The most recent research has uncovered an important fact – in nearly all cases, recreational drug use, and even more so drug dependency is caused by not just one factor but by a combination of many. In addition to the above, genetics, gender, age, psychological and physical issues, personal history, availability, and a host of other factors are likely to influence an individual’s drug use. They are not mutually exclusive – the possible combination of causes is almost endless. Beyond education and limiting availability, it is difficult to find a sure-fire way to prevent recreational drug use.

How To Tell If Someone Is Using Drugs Recreationally

Because some recreational drug users have not entered the addiction phase, it may be more difficult to tell if an individual is using drugs recreationally. Though some are more subtle, there are certain signs to look out for. It is important to note that a number of these can be attributed to puberty in adolescents and other factors, so it is extremely important to look at the entire picture before jumping to conclusions.

  • Changes in behavior – These can include staying out later, becoming more secretive, and participation in undesirable activities that previously would not have been expected.
  • Changes in mood/mood swings – Even without heavy use, drugs can have a noticeable effect on mood, especially immediately after use.
  • Changes in Social Groups – In both adolescents and adults, recreational drug use can see individuals begin to associate more with other drug users and neglect their original peer group.
  • Loss of Interest/Motivation – Drug use can cause a loss of interest in activities that were previously extremely important to an individual. It can also cause a lack of motivation to complete tasks related to schoolwork, family and societal responsibilities and even personal hygiene.
  • Loss or Gain of Appetite/Weight – While certain drugs such as marijuana stimulate the appetite, others like cocaine severely curb it. The result can be sudden and extreme fluctuations in appetite and weight.
  • Unusual Physiological Symptoms – Bloodshot eyes, dilated or constricted pupils, sores and rashes, unusual body odors, tremors, poor coordination and a host of other reactions may be signs of recreational drug use.

How to Get Help For Recreational Drug Use

By educating individuals (especially when young) and keeping lines of communication on the topic open, you can reduce the likelihood of recreational drug use. However, as mentioned before, the large number of factors at play make it impossible to guarantee prevention. If you believe that a friend or family member is participating in currently harmful or potentially dangerous recreational drug use, your first step should be to approach them in a non-confrontational, non-judgmental way. While the misconception of its harmlessness may be part of the decision to recreationally use drugs, it may also make individuals more willing to discuss it once they are approached in the right way. An open and honest discussion on the dangers, as well as the effects they may be oblivious to, is a good start to moving towards cessation of the drug use.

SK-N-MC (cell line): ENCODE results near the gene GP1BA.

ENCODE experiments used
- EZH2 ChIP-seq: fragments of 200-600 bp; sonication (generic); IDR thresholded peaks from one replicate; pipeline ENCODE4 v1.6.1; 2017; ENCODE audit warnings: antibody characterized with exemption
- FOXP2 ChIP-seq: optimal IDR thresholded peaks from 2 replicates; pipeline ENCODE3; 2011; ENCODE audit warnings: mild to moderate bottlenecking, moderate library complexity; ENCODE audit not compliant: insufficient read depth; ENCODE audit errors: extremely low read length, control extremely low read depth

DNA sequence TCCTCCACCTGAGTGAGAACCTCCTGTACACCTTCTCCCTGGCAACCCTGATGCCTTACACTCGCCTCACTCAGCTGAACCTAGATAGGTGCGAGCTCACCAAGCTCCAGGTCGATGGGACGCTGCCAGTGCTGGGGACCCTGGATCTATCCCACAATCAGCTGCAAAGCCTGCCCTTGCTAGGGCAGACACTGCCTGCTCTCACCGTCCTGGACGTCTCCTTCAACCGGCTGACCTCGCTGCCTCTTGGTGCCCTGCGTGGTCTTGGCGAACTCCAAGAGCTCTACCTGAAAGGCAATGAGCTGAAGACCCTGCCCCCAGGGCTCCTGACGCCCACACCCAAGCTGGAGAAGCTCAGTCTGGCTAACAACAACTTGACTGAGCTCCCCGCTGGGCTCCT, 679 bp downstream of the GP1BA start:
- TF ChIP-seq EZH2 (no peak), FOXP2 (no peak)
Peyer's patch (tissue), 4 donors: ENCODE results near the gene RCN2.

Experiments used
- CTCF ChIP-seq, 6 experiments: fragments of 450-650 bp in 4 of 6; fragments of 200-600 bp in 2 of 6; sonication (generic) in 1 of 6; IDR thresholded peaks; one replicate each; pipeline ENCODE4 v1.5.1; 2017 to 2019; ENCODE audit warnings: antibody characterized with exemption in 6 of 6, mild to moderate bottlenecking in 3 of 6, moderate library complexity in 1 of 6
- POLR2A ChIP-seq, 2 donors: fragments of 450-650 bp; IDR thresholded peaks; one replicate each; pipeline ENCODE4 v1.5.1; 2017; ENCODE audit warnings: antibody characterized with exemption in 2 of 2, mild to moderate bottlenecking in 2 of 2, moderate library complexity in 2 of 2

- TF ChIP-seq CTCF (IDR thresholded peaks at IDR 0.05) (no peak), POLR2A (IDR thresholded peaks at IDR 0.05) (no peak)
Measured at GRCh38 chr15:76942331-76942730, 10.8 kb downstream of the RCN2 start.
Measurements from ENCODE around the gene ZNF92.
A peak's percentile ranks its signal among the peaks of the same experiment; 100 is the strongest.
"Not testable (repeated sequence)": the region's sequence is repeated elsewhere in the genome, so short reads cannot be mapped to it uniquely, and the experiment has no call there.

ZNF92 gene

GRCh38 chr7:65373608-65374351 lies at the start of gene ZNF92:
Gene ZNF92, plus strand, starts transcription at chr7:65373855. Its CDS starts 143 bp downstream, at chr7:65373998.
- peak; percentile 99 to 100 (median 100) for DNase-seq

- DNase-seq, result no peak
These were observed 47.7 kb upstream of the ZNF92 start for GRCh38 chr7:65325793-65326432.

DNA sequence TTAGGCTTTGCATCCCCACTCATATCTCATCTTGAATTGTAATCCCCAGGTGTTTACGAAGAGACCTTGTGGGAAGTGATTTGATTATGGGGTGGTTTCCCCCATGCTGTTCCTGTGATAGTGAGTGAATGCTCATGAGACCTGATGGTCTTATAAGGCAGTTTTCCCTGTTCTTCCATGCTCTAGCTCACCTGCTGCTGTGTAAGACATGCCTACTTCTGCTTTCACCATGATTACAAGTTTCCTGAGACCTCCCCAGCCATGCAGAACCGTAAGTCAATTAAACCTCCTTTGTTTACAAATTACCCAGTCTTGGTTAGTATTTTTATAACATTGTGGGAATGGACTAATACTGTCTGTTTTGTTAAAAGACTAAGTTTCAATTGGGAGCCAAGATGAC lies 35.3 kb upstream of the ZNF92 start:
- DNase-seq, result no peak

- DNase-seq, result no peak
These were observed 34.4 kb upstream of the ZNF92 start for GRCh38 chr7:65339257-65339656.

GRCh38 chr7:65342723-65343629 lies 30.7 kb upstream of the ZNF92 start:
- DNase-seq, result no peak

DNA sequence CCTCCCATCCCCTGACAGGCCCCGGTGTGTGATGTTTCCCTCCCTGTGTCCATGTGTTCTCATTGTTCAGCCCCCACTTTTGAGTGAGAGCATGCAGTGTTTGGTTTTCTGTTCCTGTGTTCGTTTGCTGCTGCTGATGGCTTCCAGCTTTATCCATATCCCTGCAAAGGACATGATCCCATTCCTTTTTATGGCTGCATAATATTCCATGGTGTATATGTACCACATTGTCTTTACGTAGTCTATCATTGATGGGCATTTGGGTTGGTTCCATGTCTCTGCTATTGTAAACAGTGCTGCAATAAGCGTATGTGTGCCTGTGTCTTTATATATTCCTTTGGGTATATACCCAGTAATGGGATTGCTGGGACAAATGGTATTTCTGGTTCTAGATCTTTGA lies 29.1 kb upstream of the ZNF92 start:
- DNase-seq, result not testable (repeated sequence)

Many recreational drugs will not only be difficult to quit without help (to the surprise of many users), a professionally designed program that includes supervised detox, therapy, and nutritional direction greatly increases the safety of coming off drugs, which can be quite difficult on both the body and the mind. The Satori Recovery Center in Malibu, CA offers one of the country’s most effective recovery programs, including additional treatment facets such as fitness therapy, mindfulness/meditation and even adventure therapy – all of which teach individuals how to address their issues and fulfill their needs in healthy ways. To find out more about The Satori Recovery Center’s one-of-a-kind program, contact us today.

The “B” Word

The “B” Word

BOUNDARIES

Having healthy boundaries is like building a lovely little fence around your life.  But for most of us in recovery, the concept of boundaries is very new.

We often had limited or non existent internal boundaries or personal boundaries and most often, we were not honoring the boundaries of others.  

Learning to set boundaries begins with total honesty.  You must first get honest with yourself and then practice honesty in every area of your life.  

This allows you to build integrity from the inside out.

Something I notice often with those in early recovery is that they either have loose boundaries (allowing anyone to pass through)  or solid wall boundaries (no room for growth).

I love a fence analogy when it comes to boundaries, so that is what we will use here…